At AARP we know it takes time to build great communities, but we also believe that quick action can spark longer-term progress. The AARP Community Challenge grant provides communities across the country with the chance to fund quick action projects that can inspire change in areas such as transportation, open spaces, housing, and other innovative ideas to improve communities and make them better places to live for all ages and abilities.
After a successful 2017, with 90 grantees nationally, this initiative is now in its 2 nd year, and it has increased its investment to over $1.3 million in the form of 129 grants. Here in California, we are excited to announce the following grant recipients.
- City Heights Community Development Corporation, a 501(c)(3) located in San Diego received grant funding of $10,000 for the purpose of creating a vibrant public space, through permanent art.
- City of Chula Vista (Development Services/ Age Friendly Communities Initiative), a Municipality located in San Diego County received grant funding of $5,820 for the purpose of increasing the use of public transportation among local residents ages 50 plus.
- Walk Long Beach, a non-profit located in Long Beach received grant funding of $7,800 for the purpose of creating temporary crosswalks to activate public spaces.
- Florence Fang Asian Community Garden, a project of AsianWeek Foundation, a 501(c)(3) non-profit located in San Francisco received grant funding of $7,000 for the purpose of improving the community garden.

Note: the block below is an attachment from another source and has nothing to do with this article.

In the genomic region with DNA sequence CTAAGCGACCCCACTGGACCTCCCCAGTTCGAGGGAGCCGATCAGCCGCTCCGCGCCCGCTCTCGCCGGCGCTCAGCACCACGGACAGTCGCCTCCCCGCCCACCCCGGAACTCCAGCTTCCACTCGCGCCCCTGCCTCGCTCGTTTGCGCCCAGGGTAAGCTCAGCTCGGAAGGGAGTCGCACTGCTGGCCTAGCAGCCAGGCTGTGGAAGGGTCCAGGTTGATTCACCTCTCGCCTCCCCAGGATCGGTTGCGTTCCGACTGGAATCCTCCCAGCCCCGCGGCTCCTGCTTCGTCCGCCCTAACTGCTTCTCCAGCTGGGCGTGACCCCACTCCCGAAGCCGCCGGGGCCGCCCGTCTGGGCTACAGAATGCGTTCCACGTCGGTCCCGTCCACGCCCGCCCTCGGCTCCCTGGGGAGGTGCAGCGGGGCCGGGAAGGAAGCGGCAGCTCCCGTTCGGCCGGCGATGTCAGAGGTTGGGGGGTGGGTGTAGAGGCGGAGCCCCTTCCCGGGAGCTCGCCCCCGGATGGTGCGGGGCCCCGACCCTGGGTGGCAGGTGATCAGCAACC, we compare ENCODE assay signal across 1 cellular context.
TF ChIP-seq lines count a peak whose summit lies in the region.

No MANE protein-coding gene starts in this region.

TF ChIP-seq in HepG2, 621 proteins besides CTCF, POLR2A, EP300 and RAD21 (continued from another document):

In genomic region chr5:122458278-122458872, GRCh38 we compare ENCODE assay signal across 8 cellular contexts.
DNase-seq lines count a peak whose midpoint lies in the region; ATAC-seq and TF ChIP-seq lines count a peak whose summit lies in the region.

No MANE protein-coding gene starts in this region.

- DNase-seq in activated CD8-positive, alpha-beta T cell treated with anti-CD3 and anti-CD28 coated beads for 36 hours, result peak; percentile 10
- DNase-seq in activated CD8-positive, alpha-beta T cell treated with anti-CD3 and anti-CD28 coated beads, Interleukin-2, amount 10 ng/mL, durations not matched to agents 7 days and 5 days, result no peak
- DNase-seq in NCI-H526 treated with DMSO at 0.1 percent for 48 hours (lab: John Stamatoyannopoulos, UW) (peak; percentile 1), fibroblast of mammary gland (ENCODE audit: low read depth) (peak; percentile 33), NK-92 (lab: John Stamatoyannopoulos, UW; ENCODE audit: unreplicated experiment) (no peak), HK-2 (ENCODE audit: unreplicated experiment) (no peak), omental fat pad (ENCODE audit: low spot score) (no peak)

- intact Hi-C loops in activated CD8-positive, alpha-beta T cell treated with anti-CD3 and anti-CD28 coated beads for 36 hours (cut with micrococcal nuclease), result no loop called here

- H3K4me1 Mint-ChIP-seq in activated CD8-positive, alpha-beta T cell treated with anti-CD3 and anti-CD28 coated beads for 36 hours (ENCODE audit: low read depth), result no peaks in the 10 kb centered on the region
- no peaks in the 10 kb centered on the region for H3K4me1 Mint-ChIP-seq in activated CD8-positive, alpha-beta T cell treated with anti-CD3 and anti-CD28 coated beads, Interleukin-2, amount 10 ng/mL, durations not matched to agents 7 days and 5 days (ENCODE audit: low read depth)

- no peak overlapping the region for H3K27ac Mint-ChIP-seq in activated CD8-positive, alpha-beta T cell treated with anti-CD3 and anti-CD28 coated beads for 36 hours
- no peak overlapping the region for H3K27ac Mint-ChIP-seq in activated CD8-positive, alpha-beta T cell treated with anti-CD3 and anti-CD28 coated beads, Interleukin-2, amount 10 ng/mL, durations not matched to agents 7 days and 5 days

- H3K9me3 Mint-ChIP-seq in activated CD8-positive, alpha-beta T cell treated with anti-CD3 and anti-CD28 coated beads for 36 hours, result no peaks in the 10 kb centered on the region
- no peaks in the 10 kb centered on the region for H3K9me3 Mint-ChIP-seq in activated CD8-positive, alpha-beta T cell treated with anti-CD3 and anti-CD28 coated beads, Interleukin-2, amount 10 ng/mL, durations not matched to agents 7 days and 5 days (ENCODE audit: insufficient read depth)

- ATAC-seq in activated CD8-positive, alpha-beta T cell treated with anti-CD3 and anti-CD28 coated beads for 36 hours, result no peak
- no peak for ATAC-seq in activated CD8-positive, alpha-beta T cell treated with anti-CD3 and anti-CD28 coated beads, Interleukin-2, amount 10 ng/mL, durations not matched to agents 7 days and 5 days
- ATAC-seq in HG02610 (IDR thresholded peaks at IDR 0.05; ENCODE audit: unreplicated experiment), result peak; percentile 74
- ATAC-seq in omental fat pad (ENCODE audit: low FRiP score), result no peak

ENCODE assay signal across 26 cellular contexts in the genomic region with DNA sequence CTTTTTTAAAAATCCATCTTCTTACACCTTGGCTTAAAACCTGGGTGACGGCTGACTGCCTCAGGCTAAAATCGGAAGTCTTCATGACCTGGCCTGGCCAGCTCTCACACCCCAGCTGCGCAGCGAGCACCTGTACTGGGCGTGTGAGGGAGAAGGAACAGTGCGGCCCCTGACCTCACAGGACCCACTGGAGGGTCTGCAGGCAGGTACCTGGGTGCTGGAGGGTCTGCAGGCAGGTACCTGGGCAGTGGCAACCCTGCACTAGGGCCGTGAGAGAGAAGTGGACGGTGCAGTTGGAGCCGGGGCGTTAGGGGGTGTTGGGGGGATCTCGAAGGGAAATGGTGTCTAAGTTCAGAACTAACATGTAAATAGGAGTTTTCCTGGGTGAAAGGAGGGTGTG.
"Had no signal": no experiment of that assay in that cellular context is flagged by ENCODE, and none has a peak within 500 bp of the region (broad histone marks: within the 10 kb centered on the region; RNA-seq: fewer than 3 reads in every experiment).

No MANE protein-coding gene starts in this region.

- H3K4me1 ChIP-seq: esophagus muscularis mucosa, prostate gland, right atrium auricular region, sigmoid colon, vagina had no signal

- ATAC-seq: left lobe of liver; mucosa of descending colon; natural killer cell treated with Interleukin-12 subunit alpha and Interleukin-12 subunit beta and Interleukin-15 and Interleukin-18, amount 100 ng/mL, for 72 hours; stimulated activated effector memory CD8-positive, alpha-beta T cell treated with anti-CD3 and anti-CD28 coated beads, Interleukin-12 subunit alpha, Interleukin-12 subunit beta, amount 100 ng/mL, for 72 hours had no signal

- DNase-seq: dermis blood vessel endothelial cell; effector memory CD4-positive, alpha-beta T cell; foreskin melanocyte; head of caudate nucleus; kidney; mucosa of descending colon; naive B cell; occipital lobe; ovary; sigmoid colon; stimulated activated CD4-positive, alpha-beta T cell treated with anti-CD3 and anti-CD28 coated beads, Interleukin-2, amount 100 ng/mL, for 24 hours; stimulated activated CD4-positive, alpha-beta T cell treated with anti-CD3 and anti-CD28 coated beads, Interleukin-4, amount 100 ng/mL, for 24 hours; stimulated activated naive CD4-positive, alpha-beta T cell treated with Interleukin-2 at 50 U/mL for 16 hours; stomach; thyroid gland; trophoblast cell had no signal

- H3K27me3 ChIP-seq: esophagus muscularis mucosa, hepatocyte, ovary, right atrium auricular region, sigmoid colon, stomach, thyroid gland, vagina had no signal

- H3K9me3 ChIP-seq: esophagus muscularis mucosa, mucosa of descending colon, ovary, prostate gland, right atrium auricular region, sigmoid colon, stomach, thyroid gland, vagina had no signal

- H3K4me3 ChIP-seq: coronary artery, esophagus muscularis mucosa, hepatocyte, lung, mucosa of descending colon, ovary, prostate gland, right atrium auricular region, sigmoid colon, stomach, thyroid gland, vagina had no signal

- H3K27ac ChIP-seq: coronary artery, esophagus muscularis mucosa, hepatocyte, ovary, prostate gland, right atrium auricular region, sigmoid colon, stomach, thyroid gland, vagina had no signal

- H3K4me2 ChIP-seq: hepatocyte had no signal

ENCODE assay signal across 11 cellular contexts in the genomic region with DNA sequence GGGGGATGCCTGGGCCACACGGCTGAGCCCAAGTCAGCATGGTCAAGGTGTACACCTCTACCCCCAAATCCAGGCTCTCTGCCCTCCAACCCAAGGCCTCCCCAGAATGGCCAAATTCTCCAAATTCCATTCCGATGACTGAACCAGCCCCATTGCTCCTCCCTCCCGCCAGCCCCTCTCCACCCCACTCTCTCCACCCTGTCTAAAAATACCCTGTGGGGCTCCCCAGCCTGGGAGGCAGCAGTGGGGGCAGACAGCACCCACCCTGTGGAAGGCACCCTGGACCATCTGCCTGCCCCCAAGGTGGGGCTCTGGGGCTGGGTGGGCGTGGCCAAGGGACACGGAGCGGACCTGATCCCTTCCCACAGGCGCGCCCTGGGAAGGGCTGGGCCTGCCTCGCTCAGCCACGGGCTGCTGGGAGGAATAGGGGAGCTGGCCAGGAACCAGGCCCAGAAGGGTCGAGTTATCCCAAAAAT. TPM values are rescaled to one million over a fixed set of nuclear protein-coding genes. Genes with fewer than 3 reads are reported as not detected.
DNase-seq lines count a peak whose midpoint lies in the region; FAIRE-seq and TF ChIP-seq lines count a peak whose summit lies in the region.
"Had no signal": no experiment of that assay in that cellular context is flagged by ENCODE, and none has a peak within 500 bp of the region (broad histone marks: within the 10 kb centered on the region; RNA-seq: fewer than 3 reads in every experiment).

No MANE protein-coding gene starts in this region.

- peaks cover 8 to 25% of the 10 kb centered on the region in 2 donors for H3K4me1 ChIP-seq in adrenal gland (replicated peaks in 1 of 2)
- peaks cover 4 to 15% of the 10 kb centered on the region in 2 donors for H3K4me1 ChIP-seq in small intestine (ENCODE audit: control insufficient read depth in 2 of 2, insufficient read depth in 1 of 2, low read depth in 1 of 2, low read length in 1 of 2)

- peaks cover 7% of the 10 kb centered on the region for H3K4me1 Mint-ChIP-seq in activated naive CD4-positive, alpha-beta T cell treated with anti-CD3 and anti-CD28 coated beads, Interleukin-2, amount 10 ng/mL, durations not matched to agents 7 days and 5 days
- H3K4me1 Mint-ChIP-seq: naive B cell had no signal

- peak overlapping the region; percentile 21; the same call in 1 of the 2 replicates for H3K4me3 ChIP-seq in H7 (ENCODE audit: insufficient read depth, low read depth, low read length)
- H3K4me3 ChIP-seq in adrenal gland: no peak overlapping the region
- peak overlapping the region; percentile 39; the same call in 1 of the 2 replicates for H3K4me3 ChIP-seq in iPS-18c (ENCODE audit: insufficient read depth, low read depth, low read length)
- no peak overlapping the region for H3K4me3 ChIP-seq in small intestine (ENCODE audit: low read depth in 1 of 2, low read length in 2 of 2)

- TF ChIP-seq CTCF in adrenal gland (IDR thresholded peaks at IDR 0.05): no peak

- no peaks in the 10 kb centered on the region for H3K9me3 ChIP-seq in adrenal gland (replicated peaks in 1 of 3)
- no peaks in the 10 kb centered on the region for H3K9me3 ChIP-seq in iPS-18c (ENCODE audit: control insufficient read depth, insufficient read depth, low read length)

- City of West Sacramento, received grant funding of $10,000 to develop various forms of education and programming to encourage older adults to use the city’s on-demand car and bicycle transportation system.
The Community Challenge is part of AARP’s work on livable communities, which supports the efforts of neighborhoods, towns, cities and counties across the country to become great places for all residents. We believe that communities should provide safe, walkable streets; affordable and accessible housing and transportation options; access to needed services; and opportunities for residents to participate in community life.
To learn more about the work being funded by the AARP Community Challenge grant program, visit aarp.org/CommunityChallenge. To learn more about AARP’s livable communities work, visit aarp.org/livable.